Additional Material: 22 Ill.
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  • 7
    ISSN: 0886-1544
    Keywords: Allogromia ; reticulopods ; cytoskeleton ; microtubules ; actin ; saltatory transport ; cell shape ; Life and Medical Sciences ; Cell & Developmental Biology
    Source: Wiley InterScience Backfile Collection 1832-2000
    Topics: Biology , Medicine
    Notes: Cytoskeletal inhibitors were used as probes to test the involvement of microtubules and actin microfilaments in the development, motility, and shape maintenance of the pseudopodial networks (i e, reticulopodia) of the foraminifers Allogromia sp strain NF and Allogromia laticcllaris. Agents that disassemble cytoplasmic microtubules (cold, colchicine, and nocodazole) arrest all movement but have variable effects on reticulopodial shape. Electron microscopy reveals a granulofibrillar matrix but few, if any, microtubules in these motility-arrested reticulopods. Allogromiids treated with cytochalasin B or D lose substrate adhesion and undergo dramatic changes in shape and motile behavior, highlighted by the coalescence of reticulopodial cytoplasm into irregularly shaped bodies with chaotic motility. Serial semithick sections of such preparations, viewed by high-voltage electron microscopy, document a striking rearrangement of microtubules within these cytochalasin-induced bodies. All aspects of cytochalasin-altered motility are completely inhibited by colchicine. Actin is present in reticulopodia, as determined by staining with rhodamine-phalloidin; this staining is not observed in cytochalasin-treated organisms. These data provide compelling evidence that microtubules are required for reticulopodial motility. An actin-based cytoskeleton is thought to play a role in maintaining shape, mediating pseudopod/substrate adhesion, and coordinating the various microtubule-dependent processes.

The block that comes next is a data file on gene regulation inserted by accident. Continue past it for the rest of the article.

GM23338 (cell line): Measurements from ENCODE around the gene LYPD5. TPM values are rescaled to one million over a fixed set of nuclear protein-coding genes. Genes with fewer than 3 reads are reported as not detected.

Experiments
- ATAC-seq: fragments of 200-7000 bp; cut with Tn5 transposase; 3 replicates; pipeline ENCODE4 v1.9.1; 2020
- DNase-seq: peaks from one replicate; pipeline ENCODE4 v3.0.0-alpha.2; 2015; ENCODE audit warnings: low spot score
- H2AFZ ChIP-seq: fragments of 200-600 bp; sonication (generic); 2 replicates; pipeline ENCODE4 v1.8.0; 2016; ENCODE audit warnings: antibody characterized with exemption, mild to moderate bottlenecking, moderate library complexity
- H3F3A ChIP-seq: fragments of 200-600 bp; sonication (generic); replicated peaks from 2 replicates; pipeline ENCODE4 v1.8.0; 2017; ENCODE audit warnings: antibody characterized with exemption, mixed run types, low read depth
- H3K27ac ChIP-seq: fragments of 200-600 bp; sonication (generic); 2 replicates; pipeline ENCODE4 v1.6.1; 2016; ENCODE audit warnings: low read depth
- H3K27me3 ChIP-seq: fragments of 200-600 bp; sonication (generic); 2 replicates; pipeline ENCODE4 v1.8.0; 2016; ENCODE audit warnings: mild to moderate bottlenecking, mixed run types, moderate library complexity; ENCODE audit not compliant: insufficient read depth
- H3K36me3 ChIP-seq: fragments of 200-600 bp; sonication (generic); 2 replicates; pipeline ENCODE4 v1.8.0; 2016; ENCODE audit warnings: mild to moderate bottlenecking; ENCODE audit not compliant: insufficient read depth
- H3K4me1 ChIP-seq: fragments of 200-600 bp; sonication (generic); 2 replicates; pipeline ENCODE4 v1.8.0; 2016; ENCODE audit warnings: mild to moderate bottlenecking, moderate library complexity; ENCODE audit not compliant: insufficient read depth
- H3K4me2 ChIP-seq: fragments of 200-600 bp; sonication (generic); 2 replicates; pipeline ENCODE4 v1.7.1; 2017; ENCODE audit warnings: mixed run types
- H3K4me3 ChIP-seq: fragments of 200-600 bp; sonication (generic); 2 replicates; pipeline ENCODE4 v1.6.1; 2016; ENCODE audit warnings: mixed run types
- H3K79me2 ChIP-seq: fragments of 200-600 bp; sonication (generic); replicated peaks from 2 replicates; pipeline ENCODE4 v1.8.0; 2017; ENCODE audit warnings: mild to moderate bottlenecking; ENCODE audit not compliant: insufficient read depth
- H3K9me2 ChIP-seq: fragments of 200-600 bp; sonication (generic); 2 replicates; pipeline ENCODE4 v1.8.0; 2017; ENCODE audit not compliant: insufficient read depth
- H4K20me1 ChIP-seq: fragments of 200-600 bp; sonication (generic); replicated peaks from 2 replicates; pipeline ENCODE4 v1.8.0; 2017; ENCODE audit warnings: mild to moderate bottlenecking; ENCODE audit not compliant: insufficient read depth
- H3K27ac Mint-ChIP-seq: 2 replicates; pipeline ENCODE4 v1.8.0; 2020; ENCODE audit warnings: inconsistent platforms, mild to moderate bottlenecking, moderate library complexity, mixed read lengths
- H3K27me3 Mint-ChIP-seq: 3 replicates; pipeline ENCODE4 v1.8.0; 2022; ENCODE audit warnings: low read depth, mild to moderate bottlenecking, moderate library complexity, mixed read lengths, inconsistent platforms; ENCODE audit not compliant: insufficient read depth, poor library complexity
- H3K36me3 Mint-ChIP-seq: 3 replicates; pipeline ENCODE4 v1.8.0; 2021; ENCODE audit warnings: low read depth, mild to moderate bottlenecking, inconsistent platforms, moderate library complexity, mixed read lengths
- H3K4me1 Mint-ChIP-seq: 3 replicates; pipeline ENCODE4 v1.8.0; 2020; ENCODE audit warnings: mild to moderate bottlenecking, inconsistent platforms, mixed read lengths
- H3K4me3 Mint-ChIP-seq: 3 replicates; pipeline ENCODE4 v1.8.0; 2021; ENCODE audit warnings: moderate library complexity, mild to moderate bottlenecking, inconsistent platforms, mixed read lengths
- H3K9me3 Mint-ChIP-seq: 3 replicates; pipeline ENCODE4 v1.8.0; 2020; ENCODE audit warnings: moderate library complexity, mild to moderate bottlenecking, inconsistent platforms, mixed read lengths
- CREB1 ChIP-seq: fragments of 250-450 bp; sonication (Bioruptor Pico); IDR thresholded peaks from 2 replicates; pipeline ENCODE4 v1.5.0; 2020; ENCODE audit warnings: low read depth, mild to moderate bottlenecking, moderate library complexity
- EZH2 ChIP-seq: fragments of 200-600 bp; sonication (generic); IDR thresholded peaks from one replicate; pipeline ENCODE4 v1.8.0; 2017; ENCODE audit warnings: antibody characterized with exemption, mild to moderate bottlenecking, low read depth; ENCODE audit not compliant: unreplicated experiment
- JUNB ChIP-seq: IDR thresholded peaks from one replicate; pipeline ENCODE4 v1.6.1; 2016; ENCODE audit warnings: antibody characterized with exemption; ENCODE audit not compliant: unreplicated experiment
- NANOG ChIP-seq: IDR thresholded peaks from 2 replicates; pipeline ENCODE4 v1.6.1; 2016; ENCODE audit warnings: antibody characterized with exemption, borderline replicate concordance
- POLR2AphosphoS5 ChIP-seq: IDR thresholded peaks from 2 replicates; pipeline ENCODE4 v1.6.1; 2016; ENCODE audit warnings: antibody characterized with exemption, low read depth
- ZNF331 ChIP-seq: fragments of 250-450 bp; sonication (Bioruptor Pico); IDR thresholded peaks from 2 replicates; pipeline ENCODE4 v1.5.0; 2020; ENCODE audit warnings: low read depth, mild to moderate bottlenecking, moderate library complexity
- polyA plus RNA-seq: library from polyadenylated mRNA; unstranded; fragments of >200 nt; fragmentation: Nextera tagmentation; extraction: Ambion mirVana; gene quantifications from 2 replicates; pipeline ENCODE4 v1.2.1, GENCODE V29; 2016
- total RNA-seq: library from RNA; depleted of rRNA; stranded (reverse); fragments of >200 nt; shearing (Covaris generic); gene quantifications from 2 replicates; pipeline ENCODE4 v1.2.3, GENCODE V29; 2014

Additional Material: 7 Ill.
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  • 8
    ISSN: 0886-1544
    Keywords: Allogromia ; cytoplasmic transport ; microtubules ; reticulopod withdrawal ; tubulin-containing paracrystal ; Life and Medical Sciences ; Cell & Developmental Biology
    Source: Wiley InterScience Backfile Collection 1832-2000